The new concept combines MEMS microfluidics and piezoelectric micro-belts that convert changes in pressure (from random real-world vibrational sources) into electricity.
Under the alternating pressure waves from the harnessed vibrations, a pressurized fluid in micro-channels synchronizes the random input vibrations into pre-defined resonance frequencies that make the most of the piezoelectric elements for charge generation, despite the irregularity and randomness of the vibrations.
MEMS energy harvesters are not new, but most concepts rely on vibrating piezoelectric cantilevers or micro-electrets, which only operate efficiently within very narrow frequency bands, if not only at one frequency. This limitation discards these concepts in most practical environments.
Dr Alex Gu, Technical Director of IME’s Sensors and Actuators Microsystems Programme, found an interesting way to expand the range of vibration frequencies within which the MEMS energy harvesters would be receptive.
Relying on air for the working fluid, Dr Gu uses input and output cavities connected to micro-channels of specific geometries that leverage Helmholtz pressure resonance effects. The pressure oscillations are further enhanced by coupling the Helmholtz resonance with so-called vortex shedding – see figure 1, an oscillation of vortexes that occurs in a fluid when the flow has to pass by obstacles or a bluff body.
Fig. 1: (a) The flow-induced EH structure showing the fluid behaviour in the cavity, (b) without vortex shedding effect and (c) with bluff body and vortex shedding effects enhancing the Helmholtz resonance.
The vortex shedding effect in the pressurized fluid is what synchronizes the pressure oscillations at pre-defined high frequencies to be harvested by a piezoelectric structure embedded into the microfluidic channels.
“By transferring the low frequency input vibrational energy into a pressurised fluid, the fluid synchronizes the random input vibrations into pre-defined resonance frequencies, thus enabling the full utilization of vibrations from the complete low frequency spectrum”, explains Gu.
In a paper published early February, the researchers highlight that because the operating frequency of the energy harvester is determined by the physical sizes of the cavity and orifice, it is independent of the input fluid flow rate. This greatly simplifies the ASIC design and simultaneously improves the energy storage efficiency. The paper reports a peak output power of circa 21μW.
To demonstrate this new concept, the researchers have built an aluminium nitride (AlN) based energy harvester which delivered a record power density of 1.5mW/cm3 – see figures 2a and 2b. As a comparison, the prototype would be capable of generating electricity equivalent to three commercial implantable lithium batteries over a 10-year period, claim the researchers (taking as a reference batteries with an energy density of 1.05W.h/cm3 occupying a volume of 2.34 cm3).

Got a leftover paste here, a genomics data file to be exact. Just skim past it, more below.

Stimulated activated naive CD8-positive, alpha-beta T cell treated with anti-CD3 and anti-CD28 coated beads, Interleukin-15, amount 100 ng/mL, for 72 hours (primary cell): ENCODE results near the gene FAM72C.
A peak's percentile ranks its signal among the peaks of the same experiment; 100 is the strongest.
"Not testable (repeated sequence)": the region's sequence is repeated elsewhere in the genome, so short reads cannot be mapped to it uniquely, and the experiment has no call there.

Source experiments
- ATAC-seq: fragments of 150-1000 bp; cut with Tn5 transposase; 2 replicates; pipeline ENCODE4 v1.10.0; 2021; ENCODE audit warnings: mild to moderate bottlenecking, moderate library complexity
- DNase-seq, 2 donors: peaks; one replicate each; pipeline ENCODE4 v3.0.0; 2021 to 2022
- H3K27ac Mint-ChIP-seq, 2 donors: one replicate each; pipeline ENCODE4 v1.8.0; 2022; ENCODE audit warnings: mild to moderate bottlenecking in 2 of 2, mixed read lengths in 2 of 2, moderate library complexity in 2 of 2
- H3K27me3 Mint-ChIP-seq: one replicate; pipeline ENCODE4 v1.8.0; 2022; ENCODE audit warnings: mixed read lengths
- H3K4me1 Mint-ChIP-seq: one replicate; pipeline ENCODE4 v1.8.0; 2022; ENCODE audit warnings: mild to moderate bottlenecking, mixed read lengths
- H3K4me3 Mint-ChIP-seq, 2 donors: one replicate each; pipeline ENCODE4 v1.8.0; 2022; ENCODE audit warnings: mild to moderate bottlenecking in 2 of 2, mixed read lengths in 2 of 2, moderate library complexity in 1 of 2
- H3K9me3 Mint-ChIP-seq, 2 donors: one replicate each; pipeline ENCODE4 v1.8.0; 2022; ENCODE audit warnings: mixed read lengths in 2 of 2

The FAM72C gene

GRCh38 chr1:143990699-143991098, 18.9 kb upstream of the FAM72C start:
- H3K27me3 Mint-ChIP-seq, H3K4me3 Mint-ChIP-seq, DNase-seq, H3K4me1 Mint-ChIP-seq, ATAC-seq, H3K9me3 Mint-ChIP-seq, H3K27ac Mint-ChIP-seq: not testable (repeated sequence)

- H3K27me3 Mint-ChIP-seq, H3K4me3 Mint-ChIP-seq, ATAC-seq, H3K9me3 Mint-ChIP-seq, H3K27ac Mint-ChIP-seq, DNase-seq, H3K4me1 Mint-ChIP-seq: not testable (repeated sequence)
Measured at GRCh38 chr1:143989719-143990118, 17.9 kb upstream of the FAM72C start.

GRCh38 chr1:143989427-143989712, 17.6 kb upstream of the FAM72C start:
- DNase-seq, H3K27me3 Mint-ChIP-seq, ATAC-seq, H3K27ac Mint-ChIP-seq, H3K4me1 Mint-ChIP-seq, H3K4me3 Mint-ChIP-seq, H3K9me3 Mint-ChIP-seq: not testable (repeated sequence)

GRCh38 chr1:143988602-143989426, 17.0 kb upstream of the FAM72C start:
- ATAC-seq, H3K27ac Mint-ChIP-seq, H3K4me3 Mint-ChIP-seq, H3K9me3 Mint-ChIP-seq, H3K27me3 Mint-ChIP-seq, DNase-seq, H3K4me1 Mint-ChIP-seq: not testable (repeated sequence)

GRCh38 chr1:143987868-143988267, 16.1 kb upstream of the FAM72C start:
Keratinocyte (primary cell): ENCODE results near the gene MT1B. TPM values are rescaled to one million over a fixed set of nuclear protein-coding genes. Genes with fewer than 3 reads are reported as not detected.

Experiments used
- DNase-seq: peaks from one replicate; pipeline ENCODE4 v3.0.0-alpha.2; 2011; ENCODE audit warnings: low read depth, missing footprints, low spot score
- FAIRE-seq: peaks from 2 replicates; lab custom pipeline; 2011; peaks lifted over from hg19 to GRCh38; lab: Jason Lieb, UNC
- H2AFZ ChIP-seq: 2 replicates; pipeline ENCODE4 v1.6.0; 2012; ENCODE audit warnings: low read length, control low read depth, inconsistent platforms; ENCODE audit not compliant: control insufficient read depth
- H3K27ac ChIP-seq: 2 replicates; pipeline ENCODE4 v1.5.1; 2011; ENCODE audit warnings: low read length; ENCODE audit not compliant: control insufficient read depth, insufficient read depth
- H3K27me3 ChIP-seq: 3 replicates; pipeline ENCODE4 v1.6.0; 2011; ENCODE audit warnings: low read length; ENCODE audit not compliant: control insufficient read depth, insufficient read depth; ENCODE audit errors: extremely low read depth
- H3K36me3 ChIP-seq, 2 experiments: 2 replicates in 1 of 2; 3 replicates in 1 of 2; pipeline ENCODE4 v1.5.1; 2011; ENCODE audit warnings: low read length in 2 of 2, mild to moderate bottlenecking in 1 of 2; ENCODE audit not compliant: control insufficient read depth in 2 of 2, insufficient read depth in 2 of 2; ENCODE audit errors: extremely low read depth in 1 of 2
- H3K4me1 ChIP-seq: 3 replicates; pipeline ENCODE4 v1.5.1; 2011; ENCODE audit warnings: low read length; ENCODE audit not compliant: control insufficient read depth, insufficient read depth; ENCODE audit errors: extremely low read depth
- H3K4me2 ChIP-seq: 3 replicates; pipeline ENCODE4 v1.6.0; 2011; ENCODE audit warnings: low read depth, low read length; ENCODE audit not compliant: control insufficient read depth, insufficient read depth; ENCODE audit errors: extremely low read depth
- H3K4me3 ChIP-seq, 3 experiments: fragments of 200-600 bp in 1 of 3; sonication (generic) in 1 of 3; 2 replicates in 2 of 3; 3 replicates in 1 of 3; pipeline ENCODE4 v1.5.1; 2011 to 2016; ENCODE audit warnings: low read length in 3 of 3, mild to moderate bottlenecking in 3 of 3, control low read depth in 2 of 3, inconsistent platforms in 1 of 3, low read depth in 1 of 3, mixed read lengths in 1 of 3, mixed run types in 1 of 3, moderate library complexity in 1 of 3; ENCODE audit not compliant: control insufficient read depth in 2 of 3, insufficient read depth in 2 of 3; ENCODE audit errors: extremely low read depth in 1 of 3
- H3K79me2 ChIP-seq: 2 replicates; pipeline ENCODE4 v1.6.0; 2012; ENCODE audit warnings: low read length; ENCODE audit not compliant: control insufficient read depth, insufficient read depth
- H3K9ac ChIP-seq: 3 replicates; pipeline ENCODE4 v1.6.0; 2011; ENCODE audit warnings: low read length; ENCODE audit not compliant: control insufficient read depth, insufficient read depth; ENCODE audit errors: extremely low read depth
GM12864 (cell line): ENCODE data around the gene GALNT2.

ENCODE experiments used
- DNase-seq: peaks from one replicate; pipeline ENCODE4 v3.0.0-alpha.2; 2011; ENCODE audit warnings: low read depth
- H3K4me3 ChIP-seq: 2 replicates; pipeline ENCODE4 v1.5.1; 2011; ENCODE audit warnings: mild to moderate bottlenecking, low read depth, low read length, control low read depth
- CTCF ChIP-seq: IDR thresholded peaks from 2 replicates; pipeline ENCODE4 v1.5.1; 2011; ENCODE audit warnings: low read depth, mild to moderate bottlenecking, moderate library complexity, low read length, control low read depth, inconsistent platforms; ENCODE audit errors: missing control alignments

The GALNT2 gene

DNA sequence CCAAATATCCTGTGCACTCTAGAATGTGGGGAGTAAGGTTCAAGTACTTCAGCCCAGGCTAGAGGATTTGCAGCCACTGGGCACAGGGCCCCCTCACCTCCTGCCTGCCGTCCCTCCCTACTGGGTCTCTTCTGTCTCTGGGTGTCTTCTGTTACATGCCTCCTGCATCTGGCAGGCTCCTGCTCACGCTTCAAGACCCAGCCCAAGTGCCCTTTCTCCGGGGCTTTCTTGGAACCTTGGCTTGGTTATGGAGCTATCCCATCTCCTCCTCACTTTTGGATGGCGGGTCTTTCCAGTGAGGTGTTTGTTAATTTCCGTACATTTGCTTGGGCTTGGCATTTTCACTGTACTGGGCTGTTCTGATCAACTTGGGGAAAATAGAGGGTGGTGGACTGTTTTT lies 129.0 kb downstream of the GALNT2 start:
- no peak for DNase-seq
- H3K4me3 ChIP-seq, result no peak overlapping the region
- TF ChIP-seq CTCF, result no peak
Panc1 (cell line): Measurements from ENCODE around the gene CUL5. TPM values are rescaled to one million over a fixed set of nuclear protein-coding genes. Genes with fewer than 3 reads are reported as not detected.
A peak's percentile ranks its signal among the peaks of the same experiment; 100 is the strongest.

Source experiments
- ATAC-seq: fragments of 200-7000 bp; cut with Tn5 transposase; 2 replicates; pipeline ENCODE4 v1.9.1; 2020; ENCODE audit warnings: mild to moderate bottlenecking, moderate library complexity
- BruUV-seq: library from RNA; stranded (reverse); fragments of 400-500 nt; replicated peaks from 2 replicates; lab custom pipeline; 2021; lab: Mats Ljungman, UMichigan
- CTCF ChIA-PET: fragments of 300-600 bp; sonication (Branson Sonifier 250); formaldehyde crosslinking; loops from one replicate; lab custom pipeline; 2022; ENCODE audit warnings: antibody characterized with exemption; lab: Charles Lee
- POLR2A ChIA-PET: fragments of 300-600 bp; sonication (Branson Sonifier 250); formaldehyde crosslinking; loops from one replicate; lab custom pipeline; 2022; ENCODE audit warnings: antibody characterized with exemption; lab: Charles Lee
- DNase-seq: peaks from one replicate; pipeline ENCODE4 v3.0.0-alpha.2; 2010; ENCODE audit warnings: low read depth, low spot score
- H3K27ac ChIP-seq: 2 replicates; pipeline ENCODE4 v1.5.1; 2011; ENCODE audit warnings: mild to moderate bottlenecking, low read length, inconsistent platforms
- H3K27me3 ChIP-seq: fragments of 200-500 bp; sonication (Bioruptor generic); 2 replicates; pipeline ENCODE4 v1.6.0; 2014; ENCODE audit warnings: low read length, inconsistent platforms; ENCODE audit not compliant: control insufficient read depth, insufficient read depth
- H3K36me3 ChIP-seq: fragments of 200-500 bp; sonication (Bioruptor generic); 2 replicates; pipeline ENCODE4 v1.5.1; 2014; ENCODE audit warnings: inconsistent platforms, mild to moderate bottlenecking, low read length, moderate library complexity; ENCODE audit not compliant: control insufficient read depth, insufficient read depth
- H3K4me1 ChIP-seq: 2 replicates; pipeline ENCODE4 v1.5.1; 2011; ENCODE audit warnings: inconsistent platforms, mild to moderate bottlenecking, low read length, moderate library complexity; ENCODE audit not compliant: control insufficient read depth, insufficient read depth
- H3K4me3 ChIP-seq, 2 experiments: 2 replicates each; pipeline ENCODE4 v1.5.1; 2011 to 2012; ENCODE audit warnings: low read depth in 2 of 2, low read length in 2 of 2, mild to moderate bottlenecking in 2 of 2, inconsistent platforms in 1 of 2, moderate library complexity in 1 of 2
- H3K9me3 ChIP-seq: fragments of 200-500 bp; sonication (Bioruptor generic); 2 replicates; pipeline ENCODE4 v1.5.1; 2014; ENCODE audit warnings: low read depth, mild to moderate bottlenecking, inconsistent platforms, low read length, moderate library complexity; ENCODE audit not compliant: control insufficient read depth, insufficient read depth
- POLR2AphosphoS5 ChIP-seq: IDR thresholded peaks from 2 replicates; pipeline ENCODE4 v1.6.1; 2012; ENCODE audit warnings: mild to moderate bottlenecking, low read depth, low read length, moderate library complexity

Fig. 2a: Fully integrated energy harvesting device with a polydimethylsiloxane (PDMS) cap.
Fig. 2b: Interior functional structures beneath the PDMS cap.
Such a MEMS energy harvester could find applications in medical applications to power pace makers or implantable cardioverter-defibrillators, removing the need for battery replacement altogether, but it could also find its way in automotive sensing, and wireless communication applications.
Although this technology harvests sub-audio frequency vibration energy and uses microfluidic design principles with air as the working fluid, the lab’s current target applications do not include harvesting from noise environments.
“In a practical implementation, as long as the pressure of the vibrational source is equivalent or higher than the driving pressure of the energy harvester, the vibrational source can be harnessed and converted into electricity by our device” told us Dr. Alex Gu.
“For implantable applications, we could take advantage of the pressure differential between the inhale and exhale (~0.1-0.2 psi) pressure differential. This could take the form of a compressible bladder similar to a breast implant”, Gu detailed in an email.
“During the inhale phase, the bladder is compressed, the self-contained air is pressurized to drive the energy harvester. With the help of a pair of check valves, the energy harvester could harvest twice during one breathing cycle, on both the inhale and exhale phases” he added.
“For wearable applications, we can imagine harvesting heel-strike pressures or movement-induced (0.1-2 g acceleration) pressure generation. Implementation of these ideas could take the form of smart-insole or shoes, like Nike Air, or button-size energy harvesters powering wearable body sensors network”, Gu concluded.
The research institute is also simulating such MEMS with liquid as a working fluid.
/* Style Definitions */
mso-padding-alt:0cm 5.4pt 0cm 5.4pt;
Visit the A*STAR Institute of Microelectronics (IME) at www.ime.a-star.edu.sg